And, to my surprise, I actually find myself cheering for the Broncos. For all I know, God is in his sky booth at Mile High Stadium cheering along too. Tim’s doing his thing; throwing touchdowns, winning games, and being bold about his faith. Good for him.

Of course, God doesn’t need us to give Him the glory, but believing in the greatness of God can do miraculous things for us.

Just ask Tim Tebow.
Jeff Fulmer lives in Nashville, TN and is the author of Hometown Prophet


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13 Responses to “My Problem With Tim Tebow. ~ Jeff Fulmer”

  1. Cam Crowe says:

    "When you pray, don't be like the hypocrites who love to pray publicly on street corners and in the synagogues where everyone can see them. I tell you the truth, that is all the reward they will ever get. From the Bible Matthew 6:5 If you see Tim Tebow, could you pass this along- Jesus

  2. Kristal says:

    I think you all missed the point of this article " In the meantime, maybe I should stop judging my brother so harshly and concentrate on being the best Christian I can be. While I’m at it, it’s possible I should adjust my attitude and be more open to the variety of ways that God can speak to us, even if that’s through an enthusiastic, young quarterback." …. stop judging him for what hes doing. If hes doing it wrong thats his issue… who are we to judge how he is praising God? As christians maybe we should use all this time we spend judging tebow and instead focus more on our relationship with God.

  3. skink says:

    I understand the quandary … but I don't think Tim is saying, "God gave me this touchdown and I am special" as much as just giving thanks to the God that, in his faith, gave him the athletic ability to do what he does. I don't think he thinks that God is sitting on his heavenly golden throne watching ESPN to make sure his boyeeee is playing well.

  4. Tim says:

    The artcle suggest that "Tim personifies the segment of Christians who often think of themselves as the apple of God’s eye. They claim a special relationship with their Heavenly Father and believe they have been set apart from everyone else."

    I don't recall that Tim has ever suggested that his relationship is special. We observe that his actions and there is no question that he has a love of the lord and honors him for all things is. If we are questioning wether his actions and daily life are to much, I think we should also be questioning if our actions and daily lifes are enough. Not just in comparing ourselves to Tim Tebow but more imporatntly to Christ. We all know we come short of Chirst and because of his promise are able to deal with that. We are not as able to deal with coming short of someone like Tim Tebow with out resentment. I agree with most of the writers. We shouldnt be judging his actions. We should be looking at our own.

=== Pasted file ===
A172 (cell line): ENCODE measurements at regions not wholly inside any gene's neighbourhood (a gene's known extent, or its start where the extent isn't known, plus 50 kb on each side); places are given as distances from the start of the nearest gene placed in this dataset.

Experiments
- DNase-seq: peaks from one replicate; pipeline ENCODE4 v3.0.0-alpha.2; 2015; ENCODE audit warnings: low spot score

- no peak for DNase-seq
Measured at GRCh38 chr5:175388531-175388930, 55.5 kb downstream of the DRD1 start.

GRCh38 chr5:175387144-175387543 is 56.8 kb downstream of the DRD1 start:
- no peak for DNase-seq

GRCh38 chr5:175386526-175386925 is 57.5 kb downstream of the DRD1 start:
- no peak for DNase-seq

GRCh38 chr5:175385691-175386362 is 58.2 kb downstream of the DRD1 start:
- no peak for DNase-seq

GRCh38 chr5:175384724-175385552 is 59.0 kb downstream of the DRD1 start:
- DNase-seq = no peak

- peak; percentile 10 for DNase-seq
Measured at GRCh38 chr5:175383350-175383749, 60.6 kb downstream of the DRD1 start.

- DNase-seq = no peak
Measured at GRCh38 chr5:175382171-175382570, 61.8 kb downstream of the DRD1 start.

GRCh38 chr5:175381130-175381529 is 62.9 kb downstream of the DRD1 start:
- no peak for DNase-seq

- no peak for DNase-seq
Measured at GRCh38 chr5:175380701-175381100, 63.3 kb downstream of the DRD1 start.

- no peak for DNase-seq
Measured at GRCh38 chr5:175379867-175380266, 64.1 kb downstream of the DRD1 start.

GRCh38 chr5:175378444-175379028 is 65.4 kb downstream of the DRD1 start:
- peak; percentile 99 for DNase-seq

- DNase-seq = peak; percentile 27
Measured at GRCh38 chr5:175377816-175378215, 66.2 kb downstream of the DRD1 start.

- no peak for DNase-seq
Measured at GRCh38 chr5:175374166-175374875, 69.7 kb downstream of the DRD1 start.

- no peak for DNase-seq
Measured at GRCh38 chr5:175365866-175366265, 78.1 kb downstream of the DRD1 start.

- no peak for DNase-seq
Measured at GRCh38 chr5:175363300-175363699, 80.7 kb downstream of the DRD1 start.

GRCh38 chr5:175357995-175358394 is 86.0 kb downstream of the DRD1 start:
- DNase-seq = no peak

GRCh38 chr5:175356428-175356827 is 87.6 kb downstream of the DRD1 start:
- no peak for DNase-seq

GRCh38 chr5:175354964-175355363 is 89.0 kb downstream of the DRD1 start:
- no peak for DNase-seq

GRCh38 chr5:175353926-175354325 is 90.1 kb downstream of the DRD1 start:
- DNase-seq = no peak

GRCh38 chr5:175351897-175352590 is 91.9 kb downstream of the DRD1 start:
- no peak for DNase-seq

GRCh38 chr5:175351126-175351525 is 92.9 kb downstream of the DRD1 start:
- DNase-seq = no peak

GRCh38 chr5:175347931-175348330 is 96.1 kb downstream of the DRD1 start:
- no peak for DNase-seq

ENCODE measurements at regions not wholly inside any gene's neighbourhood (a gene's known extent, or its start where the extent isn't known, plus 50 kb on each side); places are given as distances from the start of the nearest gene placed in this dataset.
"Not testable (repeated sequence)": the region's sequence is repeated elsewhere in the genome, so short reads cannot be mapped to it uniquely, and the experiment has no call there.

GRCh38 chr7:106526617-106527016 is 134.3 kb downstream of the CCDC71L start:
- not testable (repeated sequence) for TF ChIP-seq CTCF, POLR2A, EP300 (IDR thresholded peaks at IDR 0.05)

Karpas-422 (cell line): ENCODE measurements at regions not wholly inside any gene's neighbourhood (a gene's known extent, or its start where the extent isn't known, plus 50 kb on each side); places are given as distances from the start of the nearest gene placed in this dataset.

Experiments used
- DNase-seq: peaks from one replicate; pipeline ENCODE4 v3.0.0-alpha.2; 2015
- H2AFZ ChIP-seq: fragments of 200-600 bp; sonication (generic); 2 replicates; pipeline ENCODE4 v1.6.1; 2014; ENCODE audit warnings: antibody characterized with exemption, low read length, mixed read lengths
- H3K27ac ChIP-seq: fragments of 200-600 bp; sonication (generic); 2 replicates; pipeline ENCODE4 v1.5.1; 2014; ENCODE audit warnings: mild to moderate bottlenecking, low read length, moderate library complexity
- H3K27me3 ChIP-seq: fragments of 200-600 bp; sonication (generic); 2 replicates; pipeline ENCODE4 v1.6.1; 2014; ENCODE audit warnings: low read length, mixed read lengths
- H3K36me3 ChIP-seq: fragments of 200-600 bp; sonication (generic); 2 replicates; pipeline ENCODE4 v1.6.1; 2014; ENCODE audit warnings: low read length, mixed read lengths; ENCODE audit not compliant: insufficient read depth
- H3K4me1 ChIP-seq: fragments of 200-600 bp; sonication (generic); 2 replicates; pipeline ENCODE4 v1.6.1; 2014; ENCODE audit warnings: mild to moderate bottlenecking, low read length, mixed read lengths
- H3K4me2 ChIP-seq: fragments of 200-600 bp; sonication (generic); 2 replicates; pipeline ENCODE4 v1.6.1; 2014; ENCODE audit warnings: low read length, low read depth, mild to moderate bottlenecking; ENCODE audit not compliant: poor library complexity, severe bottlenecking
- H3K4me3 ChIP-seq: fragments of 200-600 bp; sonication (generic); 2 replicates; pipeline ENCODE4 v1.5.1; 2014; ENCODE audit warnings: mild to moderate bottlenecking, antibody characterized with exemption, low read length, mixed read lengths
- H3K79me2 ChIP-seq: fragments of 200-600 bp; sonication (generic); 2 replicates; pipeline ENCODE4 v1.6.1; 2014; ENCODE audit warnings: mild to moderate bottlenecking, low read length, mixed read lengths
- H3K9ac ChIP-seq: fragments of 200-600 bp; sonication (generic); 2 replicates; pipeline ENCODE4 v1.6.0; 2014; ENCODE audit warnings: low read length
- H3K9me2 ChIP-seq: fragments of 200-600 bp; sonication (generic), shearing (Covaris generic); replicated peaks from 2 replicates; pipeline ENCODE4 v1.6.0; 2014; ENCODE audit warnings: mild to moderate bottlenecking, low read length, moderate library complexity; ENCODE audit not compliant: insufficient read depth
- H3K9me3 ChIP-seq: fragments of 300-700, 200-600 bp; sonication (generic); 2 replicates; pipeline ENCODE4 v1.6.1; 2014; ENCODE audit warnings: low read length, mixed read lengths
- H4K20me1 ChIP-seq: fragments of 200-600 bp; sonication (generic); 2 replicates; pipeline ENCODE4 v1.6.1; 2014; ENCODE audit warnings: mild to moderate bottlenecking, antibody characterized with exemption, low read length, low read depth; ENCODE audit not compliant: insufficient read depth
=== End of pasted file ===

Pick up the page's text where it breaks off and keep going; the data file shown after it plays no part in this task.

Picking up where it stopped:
5. Jeff Fulmer says:

    Thanks for the comments. As I wrote the article (and watched the Steeler game), my feelings about Tim actually shifted. I do have some issues with Christians public displays of affection. In my experience, the loudest Christians are not always the most sincere. I obviously don't know Tim Tebow, but he's always struck me as sincere. In the end, I believe my problem with Tim is my problem.

  6. […] My Problem With Tim Tebow. ~ Jeff Fulmer ( […]

  7. DAVID A says:


  8. Lady Dee says:

    I promise you, he is not losing sleep or sitting somewhere thinking about you and writing a story about his opinion of you and your authentic belief and practice of Yoga. I think its hysterical and very sad that a stranger, famous or not, can actually ignite such a feeling in you. He has unknowingly touched on a sensitive and deep rooted and deeply hidden Trigger of yours. Wow, you might want to get that checked out! Maybe Yoga really isnt filling you with the joy and peace that you and all yogis claim it produces. Just My personal thoughts.Blessings.

  9. David says:

    I have been wondering why Tehow is so annoying, but I am perfectly OK with Lation baseball players with their constream of blessing themselves. Your article cleared it up for me. Tehow is a smug a-hole due to his embrace of Evangelicalism and their twisted sense of unquestionable superiority. It is the ultimate religion for our communist culture.

  10. Frank and Beans says:

    People make all sorts of claims about Tebow, but what do people really know about the guy? I used to be a Tebow hater but as I actually watched him played and watched interviews with him, he came across as a really nice guy. His teammates also really like him. I don't see God favoring him more than anyone else nor do I see him behaving that way. So, I've dropped my useless judgement of Tebow and admire the religiously-expressive, unorthodox quarterback that brings some real excitement to the game of football.

  11. Sara says:

    amen! i am one of the only coloradans that can't stand the insanity behind this guy…i know he is a nice guy, but he is definitely not the second coming.